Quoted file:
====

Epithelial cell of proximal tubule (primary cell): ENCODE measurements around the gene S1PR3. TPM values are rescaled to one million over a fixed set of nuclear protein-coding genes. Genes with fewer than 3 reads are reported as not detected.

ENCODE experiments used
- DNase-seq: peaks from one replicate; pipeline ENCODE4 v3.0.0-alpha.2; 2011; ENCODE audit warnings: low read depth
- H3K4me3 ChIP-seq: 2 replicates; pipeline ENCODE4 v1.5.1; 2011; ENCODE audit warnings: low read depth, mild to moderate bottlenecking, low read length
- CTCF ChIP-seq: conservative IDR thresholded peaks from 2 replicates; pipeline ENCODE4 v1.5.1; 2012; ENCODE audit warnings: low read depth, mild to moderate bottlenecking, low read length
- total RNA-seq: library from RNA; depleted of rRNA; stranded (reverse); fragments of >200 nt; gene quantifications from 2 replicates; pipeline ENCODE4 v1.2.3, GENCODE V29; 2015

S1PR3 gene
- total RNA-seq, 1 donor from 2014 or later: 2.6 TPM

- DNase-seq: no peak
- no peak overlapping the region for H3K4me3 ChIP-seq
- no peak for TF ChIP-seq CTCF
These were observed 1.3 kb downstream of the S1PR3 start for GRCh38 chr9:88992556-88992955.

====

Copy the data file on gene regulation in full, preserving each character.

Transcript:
Epithelial cell of proximal tubule (primary cell): ENCODE measurements around the gene S1PR3. TPM values are rescaled to one million over a fixed set of nuclear protein-coding genes. Genes with fewer than 3 reads are reported as not detected.

ENCODE experiments used
- DNase-seq: peaks from one replicate; pipeline ENCODE4 v3.0.0-alpha.2; 2011; ENCODE audit warnings: low read depth
- H3K4me3 ChIP-seq: 2 replicates; pipeline ENCODE4 v1.5.1; 2011; ENCODE audit warnings: low read depth, mild to moderate bottlenecking, low read length
- CTCF ChIP-seq: conservative IDR thresholded peaks from 2 replicates; pipeline ENCODE4 v1.5.1; 2012; ENCODE audit warnings: low read depth, mild to moderate bottlenecking, low read length
- total RNA-seq: library from RNA; depleted of rRNA; stranded (reverse); fragments of >200 nt; gene quantifications from 2 replicates; pipeline ENCODE4 v1.2.3, GENCODE V29; 2015

S1PR3 gene
- total RNA-seq, 1 donor from 2014 or later: 2.6 TPM

- DNase-seq: no peak
- no peak overlapping the region for H3K4me3 ChIP-seq
- no peak for TF ChIP-seq CTCF
These were observed 1.3 kb downstream of the S1PR3 start for GRCh38 chr9:88992556-88992955.